• The priest who through many distractions turns to his breviary first of all, every day.
  • The wife who makes do with less.
  • The husband who listens and consoles, protects and encourages.
  • The church musicians who have begun preparing for Christmas, not at all sure their jobs will last that long.
  • The penitent who confesses the same sin of weakness again and again, trusting in the graces of forgiveness and healing.



Ecumenism, ancient and new

The patristic reading from today’s Office of Readings is beautifully appropriate for this anniversary of Summorum Pontificum.

The Pope Emeritus has added many treasures to the Tradition. Currently I am reading his catecheses on St. Paul, and I feel that if this were his only contribution, it would be of immense importance. However, it was not his only contribution, and thankfully among all the rest, he has left us an example of a new ecumenism–which, when reading St. Augustine, we realize is a retrieval of something venerably old.

Those then who tell us: You are not our brothers, are saying that we are pagans. That is why they want to baptize us again, claiming that we do not have what they can give. Hence their error of denying that we are their brothers. Why then did the prophet tell us: Say to them: You are our brothers? It is because we acknowledge in them that which we do not repeat. By not recognizing our baptism, they deny that we are their brothers; on the other hand, when we do not repeat their baptism but acknowledge it to be our own, we are saying to them: You are our brothers.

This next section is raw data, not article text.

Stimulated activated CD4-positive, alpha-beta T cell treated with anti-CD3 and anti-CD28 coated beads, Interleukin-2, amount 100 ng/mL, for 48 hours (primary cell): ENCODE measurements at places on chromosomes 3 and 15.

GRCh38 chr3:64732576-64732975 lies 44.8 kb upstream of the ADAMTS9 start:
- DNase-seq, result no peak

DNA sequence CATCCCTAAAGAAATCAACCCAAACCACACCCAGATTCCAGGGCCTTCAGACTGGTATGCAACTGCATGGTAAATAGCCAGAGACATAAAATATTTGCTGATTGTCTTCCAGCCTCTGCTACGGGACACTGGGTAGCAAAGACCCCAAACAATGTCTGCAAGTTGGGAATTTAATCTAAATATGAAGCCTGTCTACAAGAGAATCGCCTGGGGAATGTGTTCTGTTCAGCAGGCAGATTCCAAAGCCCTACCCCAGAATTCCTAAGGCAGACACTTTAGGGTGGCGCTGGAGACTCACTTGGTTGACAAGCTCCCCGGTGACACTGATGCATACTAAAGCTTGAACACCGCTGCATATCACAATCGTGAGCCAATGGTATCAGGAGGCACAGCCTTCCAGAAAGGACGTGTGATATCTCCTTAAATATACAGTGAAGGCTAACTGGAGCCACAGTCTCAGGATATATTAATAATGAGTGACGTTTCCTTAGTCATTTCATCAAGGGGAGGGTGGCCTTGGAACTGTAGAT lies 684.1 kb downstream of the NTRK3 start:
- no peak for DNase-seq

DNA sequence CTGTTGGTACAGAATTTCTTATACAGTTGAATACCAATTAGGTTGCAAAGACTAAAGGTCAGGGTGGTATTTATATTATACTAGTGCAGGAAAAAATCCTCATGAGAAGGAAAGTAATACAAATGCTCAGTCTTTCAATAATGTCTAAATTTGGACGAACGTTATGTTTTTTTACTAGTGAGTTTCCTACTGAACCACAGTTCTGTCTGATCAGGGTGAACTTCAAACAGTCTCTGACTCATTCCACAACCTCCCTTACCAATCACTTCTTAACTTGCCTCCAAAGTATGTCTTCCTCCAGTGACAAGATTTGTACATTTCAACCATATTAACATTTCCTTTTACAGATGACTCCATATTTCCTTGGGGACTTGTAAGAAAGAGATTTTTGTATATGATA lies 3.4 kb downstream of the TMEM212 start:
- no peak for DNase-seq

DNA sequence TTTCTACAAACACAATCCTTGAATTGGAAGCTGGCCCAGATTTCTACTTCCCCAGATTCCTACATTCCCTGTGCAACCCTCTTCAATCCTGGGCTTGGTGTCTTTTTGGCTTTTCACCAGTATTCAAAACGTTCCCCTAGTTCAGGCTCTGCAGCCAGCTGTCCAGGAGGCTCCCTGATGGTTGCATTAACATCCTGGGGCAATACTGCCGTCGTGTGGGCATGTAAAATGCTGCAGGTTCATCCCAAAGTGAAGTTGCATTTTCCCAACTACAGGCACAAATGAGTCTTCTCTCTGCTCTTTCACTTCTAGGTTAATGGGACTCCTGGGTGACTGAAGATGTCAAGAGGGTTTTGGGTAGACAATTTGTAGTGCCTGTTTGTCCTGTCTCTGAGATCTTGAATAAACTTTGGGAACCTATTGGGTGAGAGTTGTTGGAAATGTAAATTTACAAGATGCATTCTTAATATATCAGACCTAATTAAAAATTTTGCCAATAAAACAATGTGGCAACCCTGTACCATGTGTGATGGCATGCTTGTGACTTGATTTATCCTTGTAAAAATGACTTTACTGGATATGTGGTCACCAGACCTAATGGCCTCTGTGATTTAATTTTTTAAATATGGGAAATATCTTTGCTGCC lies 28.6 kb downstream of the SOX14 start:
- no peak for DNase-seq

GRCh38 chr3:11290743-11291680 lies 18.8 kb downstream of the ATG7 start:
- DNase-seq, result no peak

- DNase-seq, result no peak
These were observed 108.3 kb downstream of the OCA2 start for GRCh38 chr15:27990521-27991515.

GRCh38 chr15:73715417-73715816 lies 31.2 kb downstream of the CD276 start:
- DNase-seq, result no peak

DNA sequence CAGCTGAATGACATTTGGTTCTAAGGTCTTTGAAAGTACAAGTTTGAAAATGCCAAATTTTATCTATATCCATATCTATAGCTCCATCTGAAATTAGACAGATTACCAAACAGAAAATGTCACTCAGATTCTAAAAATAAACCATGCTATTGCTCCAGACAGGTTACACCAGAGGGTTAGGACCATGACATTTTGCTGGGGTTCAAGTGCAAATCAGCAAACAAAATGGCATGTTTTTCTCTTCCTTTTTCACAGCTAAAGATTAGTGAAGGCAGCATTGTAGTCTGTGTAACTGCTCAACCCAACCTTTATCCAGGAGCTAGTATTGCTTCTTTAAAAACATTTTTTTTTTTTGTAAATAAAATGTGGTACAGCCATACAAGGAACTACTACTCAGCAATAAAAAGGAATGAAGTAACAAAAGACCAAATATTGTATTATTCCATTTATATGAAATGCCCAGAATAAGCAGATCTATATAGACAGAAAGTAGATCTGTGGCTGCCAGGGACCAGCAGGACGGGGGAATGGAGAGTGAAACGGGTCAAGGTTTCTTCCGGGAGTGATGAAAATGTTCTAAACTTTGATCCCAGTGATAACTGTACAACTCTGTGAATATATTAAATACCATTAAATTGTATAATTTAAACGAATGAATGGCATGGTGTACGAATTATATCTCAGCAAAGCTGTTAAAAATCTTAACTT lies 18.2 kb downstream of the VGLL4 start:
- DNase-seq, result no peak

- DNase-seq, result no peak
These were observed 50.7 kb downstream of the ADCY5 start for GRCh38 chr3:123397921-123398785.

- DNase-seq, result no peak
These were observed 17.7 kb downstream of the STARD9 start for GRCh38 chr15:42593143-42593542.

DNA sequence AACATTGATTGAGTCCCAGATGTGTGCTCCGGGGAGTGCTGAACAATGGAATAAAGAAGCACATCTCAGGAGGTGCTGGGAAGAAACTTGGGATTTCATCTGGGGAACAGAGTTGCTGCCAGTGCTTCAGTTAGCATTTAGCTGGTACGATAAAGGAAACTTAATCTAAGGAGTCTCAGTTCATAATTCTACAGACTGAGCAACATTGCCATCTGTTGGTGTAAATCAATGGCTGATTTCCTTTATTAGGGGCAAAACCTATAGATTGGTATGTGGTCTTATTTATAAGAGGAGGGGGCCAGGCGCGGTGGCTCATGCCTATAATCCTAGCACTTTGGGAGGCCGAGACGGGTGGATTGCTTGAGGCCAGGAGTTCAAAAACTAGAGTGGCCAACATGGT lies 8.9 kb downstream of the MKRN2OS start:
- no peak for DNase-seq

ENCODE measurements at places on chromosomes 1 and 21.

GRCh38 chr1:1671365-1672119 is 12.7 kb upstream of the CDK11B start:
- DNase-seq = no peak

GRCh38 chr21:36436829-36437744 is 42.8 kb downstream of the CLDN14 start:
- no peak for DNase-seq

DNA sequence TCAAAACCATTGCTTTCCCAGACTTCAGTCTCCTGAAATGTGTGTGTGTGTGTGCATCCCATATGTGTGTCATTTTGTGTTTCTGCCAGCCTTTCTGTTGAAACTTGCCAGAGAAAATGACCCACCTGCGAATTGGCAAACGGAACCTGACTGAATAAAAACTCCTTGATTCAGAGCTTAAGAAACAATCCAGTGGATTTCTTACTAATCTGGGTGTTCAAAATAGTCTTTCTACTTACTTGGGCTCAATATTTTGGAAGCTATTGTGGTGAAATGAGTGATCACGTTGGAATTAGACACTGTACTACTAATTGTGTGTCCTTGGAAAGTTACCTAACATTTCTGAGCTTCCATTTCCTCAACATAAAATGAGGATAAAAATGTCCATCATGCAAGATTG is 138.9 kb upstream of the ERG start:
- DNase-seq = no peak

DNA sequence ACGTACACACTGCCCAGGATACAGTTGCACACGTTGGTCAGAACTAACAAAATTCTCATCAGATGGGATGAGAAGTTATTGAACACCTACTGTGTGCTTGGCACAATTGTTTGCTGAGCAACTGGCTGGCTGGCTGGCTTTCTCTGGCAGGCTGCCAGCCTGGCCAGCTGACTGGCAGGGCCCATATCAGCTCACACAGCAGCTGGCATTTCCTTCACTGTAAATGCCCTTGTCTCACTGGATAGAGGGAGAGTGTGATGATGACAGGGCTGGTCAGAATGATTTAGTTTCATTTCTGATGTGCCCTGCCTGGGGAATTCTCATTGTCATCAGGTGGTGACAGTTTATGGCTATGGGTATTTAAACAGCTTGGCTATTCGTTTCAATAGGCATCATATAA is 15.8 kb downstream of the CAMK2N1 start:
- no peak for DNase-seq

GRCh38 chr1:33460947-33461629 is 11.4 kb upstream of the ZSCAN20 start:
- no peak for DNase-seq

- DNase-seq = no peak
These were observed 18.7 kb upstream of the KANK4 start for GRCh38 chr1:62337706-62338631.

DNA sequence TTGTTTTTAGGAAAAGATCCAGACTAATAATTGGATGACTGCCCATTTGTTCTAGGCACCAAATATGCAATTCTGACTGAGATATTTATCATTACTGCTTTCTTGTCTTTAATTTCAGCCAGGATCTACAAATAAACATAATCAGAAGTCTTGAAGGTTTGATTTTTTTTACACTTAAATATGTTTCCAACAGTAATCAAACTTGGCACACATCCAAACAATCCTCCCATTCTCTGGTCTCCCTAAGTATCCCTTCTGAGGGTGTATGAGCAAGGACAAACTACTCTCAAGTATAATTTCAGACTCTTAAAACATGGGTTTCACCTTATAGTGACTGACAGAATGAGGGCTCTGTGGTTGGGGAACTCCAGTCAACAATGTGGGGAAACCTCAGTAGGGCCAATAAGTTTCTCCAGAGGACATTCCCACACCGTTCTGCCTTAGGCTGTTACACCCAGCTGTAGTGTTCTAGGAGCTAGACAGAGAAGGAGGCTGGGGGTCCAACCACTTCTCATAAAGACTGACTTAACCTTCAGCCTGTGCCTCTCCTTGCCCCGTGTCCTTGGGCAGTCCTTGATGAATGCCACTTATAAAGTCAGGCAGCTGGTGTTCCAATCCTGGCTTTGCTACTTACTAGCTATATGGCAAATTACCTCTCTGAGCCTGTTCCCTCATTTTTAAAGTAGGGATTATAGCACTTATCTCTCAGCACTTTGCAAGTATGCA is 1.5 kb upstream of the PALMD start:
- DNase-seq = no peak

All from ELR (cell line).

If they say, “Why do you seek us? What do you want of us?” we should reply: You are our brothers. They may say, “Leave us alone. We have nothing to do with you.” But we have everything to do with you, for we are one in our belief in Christ; and so we should be in one body, under one head.

There are those who, though in some sense one with us, are out of communion with us. How do we restore communion? By making paths of restoration.

Those who are attached to older usages, both the Sarum and the preconciliar expressions of the one sacrifice of Christ, have now a path to full communion with the see of Peter. Full justice is given to everyone in this type of ecumenism, which seeks unity according to the Lord’s prayer on the night He was betrayed, and according to His example of solidarity with the human race while remaining true to His divine nature.

These paths of reconciliation are not easy: they do not brush away the real difficulties. But they are righteous and true. And here I am reminded of the words of the Pope Emeritus, when taking on the responsibilities of the shepherd, in his inaugural homily: